RED FALCON improving 50 OG
By Staff Sgt. Julius Delos Reyes, 50th Space Wing Public Affairs
/ Published July 17, 2014
SCHRIEVER AIR FORCE BASE, Colo. -- As an operational arm of the 50th Space Wing, the men and women of 50th Operations Group execute the mission, "Command satellites to deliver decisive global effects."
In order to maintain its mastery, the 50 OG team has established and continued to support efforts that improve their mission capabilities as well as the organization as a whole, an important factor in the 50 SW's Air Force Inspection System and Commander's Inspection Program.
One of these efforts is RED FALCON, a group-wide annual competition that was designed to inspire and encourage the 50 OG team to develop expertise in their respective systems and foster the normalization of non-routine mission protection procedures throughout the group.
The competition was created three years ago to break the mold, assess performance and ultimately identify and recognize the best OG crew. The participating squadrons are 2nd, 3rd and 4th Space Operations Squadrons and 3rd Space Experimentation Squadron.
"RED FALCON evolved out of what used to be Guardian Challenge, a space and missile exercise," said Capt. Joel Davee, 50th Operations Group Standard and Evaluation Division chief of evaluations branch.
Guardian Challenge was a biannual competition that pitted Air Force Space Command units against each other to determine the best acquisition, communications, network warfare, security forces, space operations and space lift teams in the command.
"The 50 OG leadership decided to bring a Guardian Challenge-type of competition to the group," Davee said. "Through the leadership initiative, the RED FALCON competition was created." Though the competition begins in August, the selection of crew members for each squadron actually starts in July. The selection involves a knowledge assessment for the crew members. The members who have the highest scores are selected to be the squadron's representatives.
"During the competition, 50 OGV or squadron evaluators present the competitors some high-level scenarios, threats or inputs that are focused on weapons and tactics," said Capt. Peter Lusk, 50 OGV senior evaluator for 4 SOPS. "We encourage the participants to focus on the big-picture, think outside the checklist and use critical thinking to ensure they maintain mission continuity for the users under a degraded and in a highly-contested environment."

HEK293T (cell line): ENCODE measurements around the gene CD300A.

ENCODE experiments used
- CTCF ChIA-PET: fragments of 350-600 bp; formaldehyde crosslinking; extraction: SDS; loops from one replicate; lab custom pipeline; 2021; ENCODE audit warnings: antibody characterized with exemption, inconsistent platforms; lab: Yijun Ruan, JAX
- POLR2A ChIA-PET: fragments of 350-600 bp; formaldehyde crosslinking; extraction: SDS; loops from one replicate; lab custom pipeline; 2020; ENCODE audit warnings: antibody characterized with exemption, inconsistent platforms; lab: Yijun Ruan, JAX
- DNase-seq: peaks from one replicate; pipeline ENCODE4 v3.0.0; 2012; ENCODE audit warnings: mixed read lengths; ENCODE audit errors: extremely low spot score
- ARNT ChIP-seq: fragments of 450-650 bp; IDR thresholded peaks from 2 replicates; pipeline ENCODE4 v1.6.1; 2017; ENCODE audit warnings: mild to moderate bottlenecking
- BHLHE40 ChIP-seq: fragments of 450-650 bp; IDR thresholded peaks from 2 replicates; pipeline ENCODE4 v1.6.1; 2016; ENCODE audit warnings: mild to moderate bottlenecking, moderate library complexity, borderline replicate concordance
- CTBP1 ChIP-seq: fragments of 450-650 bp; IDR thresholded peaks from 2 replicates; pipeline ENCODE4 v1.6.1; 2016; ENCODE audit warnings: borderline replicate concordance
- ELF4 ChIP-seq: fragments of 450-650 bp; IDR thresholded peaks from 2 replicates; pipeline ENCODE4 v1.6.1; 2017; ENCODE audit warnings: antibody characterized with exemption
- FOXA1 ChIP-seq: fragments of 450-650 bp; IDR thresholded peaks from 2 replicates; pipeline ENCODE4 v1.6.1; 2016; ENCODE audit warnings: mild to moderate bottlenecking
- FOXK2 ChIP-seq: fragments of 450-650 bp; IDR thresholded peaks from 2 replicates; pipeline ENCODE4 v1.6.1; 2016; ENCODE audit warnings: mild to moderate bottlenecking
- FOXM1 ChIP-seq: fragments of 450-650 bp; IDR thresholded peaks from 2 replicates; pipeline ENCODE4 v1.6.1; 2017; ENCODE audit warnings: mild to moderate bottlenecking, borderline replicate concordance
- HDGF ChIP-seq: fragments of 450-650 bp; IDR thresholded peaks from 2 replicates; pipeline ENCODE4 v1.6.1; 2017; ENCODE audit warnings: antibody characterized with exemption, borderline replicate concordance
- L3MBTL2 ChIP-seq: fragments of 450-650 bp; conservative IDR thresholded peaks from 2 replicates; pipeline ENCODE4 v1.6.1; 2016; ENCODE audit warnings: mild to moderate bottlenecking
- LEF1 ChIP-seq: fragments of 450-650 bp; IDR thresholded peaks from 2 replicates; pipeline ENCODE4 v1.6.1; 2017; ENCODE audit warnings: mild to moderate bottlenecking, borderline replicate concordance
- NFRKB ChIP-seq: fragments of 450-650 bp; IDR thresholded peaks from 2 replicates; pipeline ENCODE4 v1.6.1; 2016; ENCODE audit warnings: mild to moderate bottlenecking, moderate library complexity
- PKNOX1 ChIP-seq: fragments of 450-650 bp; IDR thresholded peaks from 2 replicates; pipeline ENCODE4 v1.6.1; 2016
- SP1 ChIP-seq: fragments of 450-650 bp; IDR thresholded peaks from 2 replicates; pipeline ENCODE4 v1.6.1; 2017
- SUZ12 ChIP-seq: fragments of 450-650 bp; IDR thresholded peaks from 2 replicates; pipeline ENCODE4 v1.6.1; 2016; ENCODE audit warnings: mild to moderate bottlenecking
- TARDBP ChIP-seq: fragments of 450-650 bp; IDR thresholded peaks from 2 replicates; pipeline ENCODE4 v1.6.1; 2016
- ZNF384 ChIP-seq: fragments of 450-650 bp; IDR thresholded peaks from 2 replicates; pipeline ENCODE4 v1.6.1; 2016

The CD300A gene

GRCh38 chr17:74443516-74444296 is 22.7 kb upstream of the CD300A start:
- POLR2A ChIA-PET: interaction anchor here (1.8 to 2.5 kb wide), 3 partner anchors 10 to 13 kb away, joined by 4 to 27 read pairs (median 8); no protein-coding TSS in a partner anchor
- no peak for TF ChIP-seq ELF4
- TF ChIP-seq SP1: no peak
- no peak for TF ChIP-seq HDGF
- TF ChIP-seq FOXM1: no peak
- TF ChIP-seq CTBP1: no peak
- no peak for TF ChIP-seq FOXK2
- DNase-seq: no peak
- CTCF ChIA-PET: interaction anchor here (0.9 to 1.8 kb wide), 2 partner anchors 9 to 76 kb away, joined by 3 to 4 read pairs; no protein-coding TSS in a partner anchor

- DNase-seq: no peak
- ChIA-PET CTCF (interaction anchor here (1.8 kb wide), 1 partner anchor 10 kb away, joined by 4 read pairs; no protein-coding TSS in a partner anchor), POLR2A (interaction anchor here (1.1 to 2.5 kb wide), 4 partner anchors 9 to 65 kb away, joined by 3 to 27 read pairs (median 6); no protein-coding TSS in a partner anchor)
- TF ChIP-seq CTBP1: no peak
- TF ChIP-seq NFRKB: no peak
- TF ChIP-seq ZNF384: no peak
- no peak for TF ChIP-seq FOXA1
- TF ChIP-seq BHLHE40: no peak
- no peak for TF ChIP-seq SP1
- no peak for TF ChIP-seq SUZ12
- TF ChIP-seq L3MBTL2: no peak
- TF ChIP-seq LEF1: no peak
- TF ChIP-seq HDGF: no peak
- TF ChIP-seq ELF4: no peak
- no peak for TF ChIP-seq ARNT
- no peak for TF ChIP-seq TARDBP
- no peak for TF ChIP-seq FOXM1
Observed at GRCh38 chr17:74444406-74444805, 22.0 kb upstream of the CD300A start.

Prior to the competition, 50 OGV works with the 50th Operations Support Squadron intel as well as each space operations squadron's weapons and tactics shop to make sure the scenarios are realistic and include actual threats. Some of the scenarios include fire and natural disasters, communication jamming between satellites and ground and anti-satellite threats.
"We present these scenarios to the crew and it is their job to drive the checklist changes as well as provide the best tactics, techniques and procedures to combat these threats," Lusk said.
When the competition is complete, a debriefing follows to ensure the crew members identify their strengths and weaknesses, as well as recommendations.
A five-person team evaluates each crew based on 10 criteria.
"One of the major criteria is communication; how well did the crew communicate with each other," Davee said. "Are the mission commanders directive and interactive with their operators and vice versa? They are also graded on technical expertise. How well do they know their system? They are also evaluated on how well they conducted the debrief."
The 50 OGV also include the unsolvable weaknesses or problems in the after-action report. The 50 OG commander then signs the report to ensure the units or the group have solutions or improvements to these problems.
In past competitions, various crews have found various ways to help improve their squadron's systems as well as the group. Recently, they discovered that 22nd Space Operations Squadron has the means to detect jamming in their remote tracking stations.
"However, there hasn't been any type of communication between 22 SOPS and the OG space operations squadrons," Lusk said.
With this information, 4 SOPS took the lead to work with 22 SOPS to form a working group to determine procedures to open the lines of communication between the 22 SOPS and the 50 OG.
According to 2nd Lt. Even Rogers, 4 SOPS weapons and tactics training chief, RED FALCON is a major catalyst for tactics development.
"You throw these scenarios to the crew and they have to figure it out," Rogers said. "As a result, they usually come up with pretty ingenuous ways of solving problems, which translate into tactics that can be used by the squadrons."
Davee echoed the sentiment.
"Raising the expertise across the entire group will only lead us to be better operators and be better prepared for real world threats," he said.
As two of the members of the winning team during last year's RED FALCON, Lusk and Rogers both agreed that the competition benefits the group as a whole.
"It definitely pushed us; it was definitely a challenge," Rogers said. "I have never been challenged like that operationally. It raises the bar for each crew of the squadron because they are making an effort to prepare themselves."
Lusk said RED FALCON challenges 50 OG members in ways they have been challenged before.
"It's fun and competitive, it gets people motivated to think outside the box and do well for the squadron," he said. "It brings the crew together, improves morale and camaraderie, as well as the whole 50th Operations Group."